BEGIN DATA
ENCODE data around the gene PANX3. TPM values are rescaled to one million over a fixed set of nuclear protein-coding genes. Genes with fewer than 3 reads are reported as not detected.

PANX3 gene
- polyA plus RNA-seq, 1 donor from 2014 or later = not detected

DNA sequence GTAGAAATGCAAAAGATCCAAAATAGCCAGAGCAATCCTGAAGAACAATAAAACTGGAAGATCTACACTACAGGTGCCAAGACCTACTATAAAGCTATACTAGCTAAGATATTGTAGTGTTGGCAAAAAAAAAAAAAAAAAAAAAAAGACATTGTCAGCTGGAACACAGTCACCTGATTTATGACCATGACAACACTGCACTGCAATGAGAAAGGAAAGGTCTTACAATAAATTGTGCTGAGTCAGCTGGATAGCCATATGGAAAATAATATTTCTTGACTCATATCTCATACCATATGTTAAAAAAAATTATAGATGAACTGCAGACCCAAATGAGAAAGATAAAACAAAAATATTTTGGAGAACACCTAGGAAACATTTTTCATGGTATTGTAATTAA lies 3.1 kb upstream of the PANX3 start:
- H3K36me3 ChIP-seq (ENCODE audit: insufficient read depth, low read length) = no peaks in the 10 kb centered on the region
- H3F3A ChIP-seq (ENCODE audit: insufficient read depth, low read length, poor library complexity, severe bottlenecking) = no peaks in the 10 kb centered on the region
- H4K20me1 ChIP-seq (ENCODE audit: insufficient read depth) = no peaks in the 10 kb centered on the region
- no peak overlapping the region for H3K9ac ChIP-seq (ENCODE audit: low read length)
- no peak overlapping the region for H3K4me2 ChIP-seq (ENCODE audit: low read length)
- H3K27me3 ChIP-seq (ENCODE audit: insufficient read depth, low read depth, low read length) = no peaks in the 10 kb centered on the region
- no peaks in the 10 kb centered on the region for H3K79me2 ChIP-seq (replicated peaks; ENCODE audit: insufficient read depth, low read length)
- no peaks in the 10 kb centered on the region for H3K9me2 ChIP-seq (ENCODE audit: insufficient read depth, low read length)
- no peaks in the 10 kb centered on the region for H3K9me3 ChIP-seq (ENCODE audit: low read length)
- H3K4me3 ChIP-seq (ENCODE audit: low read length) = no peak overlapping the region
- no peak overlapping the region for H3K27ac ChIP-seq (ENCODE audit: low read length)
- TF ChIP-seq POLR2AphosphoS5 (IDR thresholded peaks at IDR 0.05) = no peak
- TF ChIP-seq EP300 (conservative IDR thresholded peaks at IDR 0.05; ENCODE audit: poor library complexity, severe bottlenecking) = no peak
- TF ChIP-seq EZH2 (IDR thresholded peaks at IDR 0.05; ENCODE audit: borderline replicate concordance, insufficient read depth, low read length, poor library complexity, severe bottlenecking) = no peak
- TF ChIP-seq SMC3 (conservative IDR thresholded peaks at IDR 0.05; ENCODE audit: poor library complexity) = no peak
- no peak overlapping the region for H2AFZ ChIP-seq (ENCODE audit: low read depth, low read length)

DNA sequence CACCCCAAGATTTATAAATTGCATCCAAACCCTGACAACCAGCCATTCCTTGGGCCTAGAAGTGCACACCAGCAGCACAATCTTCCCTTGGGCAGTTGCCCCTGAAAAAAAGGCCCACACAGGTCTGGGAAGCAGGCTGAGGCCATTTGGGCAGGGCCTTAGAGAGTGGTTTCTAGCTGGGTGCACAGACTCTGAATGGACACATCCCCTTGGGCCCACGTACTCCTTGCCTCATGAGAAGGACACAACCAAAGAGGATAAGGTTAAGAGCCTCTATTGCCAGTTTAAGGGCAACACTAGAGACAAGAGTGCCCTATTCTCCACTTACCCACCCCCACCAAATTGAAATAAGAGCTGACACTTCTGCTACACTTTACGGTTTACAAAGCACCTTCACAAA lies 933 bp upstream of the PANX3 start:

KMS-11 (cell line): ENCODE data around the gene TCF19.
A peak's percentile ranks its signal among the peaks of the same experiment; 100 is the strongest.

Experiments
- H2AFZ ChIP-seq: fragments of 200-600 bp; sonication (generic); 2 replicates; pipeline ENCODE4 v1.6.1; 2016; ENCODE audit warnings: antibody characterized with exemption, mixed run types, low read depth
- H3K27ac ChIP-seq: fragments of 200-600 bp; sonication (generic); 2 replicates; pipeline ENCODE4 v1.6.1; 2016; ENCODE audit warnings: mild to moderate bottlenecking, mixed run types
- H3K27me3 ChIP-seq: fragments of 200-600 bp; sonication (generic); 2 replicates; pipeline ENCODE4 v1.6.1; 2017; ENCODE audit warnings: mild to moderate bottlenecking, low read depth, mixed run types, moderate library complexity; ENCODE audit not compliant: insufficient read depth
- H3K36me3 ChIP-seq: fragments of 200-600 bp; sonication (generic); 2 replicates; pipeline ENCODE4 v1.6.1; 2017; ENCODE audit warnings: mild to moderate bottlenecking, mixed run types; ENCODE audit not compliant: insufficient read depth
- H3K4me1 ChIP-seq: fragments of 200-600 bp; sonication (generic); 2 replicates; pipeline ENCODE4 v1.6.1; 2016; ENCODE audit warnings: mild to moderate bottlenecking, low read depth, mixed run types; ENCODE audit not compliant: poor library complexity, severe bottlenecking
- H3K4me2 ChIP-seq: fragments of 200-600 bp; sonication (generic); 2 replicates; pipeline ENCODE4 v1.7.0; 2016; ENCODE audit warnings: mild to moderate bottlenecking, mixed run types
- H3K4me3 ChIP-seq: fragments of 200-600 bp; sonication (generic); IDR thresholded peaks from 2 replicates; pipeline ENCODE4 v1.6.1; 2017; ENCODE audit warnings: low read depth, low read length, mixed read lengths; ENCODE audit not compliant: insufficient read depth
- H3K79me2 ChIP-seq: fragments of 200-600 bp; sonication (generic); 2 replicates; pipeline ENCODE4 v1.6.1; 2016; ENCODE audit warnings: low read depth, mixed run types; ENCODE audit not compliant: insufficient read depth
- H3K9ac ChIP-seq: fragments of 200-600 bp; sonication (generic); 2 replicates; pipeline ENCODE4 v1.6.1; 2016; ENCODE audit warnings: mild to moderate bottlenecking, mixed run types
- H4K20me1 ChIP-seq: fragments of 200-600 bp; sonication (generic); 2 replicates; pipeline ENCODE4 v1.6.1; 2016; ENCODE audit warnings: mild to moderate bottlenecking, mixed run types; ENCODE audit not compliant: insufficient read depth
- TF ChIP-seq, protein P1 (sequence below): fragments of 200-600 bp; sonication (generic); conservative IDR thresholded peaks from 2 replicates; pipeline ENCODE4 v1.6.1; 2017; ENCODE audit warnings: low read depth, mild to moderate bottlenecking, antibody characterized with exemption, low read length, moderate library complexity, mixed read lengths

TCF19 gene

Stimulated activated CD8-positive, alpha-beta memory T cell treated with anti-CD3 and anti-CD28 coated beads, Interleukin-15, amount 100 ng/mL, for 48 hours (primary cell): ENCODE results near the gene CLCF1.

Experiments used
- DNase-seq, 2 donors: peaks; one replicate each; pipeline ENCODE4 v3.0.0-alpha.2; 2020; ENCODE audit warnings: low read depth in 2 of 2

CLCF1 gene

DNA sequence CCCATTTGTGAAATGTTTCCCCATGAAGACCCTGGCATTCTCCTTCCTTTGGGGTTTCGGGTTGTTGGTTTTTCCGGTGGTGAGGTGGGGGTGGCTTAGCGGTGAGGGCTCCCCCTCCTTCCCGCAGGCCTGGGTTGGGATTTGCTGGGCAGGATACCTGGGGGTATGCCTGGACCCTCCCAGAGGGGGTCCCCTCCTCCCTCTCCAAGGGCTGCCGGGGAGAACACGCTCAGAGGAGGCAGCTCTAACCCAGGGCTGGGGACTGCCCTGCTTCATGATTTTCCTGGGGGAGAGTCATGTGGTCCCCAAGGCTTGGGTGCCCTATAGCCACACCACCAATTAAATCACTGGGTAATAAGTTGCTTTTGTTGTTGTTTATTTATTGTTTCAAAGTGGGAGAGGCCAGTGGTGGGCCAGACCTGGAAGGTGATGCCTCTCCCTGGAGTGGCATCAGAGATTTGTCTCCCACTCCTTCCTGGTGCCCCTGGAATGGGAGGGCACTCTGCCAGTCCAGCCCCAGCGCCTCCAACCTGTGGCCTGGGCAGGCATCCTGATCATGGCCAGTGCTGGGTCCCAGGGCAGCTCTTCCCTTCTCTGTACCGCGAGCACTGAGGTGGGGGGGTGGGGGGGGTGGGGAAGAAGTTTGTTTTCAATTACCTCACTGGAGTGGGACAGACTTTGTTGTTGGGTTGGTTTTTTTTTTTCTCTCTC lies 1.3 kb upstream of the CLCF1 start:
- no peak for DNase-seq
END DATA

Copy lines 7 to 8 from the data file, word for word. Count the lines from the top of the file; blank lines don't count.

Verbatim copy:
- H4K20me1 ChIP-seq (ENCODE audit: insufficient read depth) = no peaks in the 10 kb centered on the region
- no peak overlapping the region for H3K9ac ChIP-seq (ENCODE audit: low read length)